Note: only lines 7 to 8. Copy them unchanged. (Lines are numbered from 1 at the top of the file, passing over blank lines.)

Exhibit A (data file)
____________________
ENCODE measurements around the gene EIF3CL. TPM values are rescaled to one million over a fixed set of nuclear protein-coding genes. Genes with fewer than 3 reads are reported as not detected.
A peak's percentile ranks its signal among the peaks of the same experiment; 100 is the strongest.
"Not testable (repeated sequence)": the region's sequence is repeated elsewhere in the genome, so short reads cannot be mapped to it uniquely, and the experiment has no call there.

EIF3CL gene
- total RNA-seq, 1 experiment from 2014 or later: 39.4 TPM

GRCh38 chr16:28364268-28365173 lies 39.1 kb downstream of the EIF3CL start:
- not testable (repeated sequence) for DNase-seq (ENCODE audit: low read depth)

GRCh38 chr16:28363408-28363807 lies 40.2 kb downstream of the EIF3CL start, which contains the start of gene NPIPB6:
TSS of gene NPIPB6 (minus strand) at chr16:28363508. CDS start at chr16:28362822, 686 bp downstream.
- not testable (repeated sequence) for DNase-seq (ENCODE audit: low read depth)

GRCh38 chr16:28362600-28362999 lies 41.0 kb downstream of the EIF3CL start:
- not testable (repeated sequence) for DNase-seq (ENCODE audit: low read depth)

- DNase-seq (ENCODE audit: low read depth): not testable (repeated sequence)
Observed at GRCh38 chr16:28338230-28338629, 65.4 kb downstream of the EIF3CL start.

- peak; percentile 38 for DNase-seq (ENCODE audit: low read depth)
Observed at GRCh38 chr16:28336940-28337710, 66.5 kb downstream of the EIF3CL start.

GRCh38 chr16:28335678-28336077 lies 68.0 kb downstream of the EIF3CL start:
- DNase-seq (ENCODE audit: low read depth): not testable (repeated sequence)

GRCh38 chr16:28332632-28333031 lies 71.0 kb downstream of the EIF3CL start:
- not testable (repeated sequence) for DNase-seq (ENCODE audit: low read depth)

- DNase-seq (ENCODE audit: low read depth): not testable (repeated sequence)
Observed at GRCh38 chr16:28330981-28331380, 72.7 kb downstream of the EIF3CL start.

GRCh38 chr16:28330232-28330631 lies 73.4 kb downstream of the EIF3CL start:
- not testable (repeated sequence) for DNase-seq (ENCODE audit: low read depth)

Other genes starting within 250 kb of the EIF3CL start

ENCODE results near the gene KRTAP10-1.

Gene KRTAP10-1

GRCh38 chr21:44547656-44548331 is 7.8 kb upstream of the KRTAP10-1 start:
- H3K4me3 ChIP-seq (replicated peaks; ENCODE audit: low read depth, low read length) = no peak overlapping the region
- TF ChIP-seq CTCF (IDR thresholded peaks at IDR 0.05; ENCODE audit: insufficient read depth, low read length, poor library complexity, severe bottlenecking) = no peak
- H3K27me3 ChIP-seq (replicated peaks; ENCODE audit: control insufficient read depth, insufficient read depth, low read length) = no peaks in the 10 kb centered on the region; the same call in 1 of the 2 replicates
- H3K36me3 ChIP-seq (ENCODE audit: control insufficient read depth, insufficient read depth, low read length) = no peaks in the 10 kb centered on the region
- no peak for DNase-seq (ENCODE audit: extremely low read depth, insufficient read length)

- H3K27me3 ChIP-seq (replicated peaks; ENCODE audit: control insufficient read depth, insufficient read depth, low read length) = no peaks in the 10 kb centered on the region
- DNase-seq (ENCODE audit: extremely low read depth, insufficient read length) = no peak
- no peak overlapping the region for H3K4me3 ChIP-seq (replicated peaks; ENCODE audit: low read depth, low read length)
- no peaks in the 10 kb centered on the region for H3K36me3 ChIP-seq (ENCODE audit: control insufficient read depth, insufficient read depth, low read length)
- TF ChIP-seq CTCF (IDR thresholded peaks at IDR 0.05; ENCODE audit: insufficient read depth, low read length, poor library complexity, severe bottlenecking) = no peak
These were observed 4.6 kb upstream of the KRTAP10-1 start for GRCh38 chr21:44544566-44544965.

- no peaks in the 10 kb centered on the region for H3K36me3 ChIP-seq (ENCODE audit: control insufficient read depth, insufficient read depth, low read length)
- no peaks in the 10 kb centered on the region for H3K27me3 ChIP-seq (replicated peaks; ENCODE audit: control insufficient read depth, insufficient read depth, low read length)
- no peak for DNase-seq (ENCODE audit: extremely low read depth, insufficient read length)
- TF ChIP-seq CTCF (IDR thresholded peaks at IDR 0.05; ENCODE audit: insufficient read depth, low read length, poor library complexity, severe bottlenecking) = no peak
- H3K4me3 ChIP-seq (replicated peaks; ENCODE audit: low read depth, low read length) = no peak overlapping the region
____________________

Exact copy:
- not testable (repeated sequence) for DNase-seq (ENCODE audit: low read depth)

GRCh38 chr16:28363408-28363807 lies 40.2 kb downstream of the EIF3CL start, which contains the start of gene NPIPB6: